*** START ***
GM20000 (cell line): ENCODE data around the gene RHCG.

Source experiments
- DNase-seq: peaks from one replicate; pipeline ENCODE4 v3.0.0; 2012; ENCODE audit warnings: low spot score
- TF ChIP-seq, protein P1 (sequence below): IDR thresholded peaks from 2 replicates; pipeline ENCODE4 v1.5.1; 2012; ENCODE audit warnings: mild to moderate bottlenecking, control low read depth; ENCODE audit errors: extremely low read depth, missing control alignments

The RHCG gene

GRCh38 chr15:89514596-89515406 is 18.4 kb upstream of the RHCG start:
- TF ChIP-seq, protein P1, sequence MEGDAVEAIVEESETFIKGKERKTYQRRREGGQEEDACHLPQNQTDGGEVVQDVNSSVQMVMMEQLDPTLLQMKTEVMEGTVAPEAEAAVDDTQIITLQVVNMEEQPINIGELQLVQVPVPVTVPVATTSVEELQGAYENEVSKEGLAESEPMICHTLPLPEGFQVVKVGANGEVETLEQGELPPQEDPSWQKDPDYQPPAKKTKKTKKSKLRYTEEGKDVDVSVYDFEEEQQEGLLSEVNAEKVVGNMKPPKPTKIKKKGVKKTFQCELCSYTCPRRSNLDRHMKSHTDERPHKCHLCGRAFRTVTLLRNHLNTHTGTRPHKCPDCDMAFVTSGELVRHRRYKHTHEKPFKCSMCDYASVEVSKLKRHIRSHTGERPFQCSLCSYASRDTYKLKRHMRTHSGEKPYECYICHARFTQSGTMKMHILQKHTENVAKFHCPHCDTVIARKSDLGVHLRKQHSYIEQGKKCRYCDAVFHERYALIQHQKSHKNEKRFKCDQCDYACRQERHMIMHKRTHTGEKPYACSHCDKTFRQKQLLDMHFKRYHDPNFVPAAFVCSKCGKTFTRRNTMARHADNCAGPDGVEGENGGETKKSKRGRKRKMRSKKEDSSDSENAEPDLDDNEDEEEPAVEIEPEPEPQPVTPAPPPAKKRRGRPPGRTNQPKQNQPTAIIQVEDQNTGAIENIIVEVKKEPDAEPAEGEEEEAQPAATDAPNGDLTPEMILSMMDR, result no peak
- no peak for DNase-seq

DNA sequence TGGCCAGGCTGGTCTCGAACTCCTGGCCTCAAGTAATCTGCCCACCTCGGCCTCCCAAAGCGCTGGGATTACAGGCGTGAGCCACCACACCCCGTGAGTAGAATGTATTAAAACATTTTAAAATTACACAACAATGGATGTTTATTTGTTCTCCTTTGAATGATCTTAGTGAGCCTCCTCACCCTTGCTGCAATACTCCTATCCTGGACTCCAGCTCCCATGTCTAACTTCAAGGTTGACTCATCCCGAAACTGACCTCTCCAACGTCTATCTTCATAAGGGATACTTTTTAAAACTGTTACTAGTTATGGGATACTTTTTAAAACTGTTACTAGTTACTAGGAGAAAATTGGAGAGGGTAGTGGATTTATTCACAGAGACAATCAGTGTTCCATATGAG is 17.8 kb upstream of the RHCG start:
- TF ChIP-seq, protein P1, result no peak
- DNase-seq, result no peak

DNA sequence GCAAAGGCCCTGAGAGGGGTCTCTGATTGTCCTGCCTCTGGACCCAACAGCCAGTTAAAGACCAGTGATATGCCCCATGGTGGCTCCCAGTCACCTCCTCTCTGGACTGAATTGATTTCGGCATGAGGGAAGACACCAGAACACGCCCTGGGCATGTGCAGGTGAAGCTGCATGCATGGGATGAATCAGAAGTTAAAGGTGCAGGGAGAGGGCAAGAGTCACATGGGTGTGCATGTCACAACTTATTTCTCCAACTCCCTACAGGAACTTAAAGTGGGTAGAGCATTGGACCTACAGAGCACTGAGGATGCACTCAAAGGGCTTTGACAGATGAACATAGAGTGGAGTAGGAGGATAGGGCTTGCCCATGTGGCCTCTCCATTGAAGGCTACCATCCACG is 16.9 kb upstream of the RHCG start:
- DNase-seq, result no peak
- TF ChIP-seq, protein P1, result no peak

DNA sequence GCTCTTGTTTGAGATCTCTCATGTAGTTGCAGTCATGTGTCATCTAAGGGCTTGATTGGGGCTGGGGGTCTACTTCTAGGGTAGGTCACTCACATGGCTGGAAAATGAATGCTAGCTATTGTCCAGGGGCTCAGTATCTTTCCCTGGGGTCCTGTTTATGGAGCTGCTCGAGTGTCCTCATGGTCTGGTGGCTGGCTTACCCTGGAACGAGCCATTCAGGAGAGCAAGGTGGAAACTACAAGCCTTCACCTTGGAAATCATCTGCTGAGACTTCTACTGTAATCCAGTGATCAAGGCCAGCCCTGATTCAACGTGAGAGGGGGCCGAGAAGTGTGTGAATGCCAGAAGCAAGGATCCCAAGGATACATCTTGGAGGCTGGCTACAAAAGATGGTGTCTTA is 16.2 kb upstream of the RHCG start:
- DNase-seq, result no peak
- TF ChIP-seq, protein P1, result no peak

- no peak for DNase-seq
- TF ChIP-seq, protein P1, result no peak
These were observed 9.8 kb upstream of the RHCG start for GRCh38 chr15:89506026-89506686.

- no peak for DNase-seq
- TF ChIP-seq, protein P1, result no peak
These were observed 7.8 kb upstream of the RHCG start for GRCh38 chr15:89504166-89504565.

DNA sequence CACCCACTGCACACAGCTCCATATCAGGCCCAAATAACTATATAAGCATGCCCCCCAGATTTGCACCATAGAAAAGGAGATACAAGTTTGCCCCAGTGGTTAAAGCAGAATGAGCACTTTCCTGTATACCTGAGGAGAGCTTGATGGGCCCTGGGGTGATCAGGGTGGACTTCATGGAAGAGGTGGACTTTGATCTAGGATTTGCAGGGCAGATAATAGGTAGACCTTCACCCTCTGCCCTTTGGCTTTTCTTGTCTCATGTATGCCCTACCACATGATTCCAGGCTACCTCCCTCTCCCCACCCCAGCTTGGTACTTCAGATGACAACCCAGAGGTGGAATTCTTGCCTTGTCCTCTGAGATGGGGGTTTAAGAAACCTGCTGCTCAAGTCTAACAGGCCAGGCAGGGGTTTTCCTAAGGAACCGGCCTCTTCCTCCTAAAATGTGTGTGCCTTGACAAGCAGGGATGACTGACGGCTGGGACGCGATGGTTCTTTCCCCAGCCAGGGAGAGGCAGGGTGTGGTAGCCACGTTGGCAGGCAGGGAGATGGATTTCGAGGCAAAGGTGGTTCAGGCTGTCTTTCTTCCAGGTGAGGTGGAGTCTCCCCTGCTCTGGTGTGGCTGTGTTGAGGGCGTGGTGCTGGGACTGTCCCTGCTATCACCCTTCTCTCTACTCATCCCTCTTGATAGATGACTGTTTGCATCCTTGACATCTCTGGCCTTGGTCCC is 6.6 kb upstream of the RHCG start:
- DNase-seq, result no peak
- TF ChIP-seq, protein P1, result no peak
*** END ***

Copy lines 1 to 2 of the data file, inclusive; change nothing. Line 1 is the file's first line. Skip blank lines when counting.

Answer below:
GM20000 (cell line): ENCODE data around the gene RHCG.

Source experiments